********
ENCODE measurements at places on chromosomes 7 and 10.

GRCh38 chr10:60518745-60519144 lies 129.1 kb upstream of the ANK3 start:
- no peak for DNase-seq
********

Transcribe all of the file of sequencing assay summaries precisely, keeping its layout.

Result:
ENCODE measurements at places on chromosomes 7 and 10.

GRCh38 chr10:60518745-60519144 lies 129.1 kb upstream of the ANK3 start:
- no peak for DNase-seq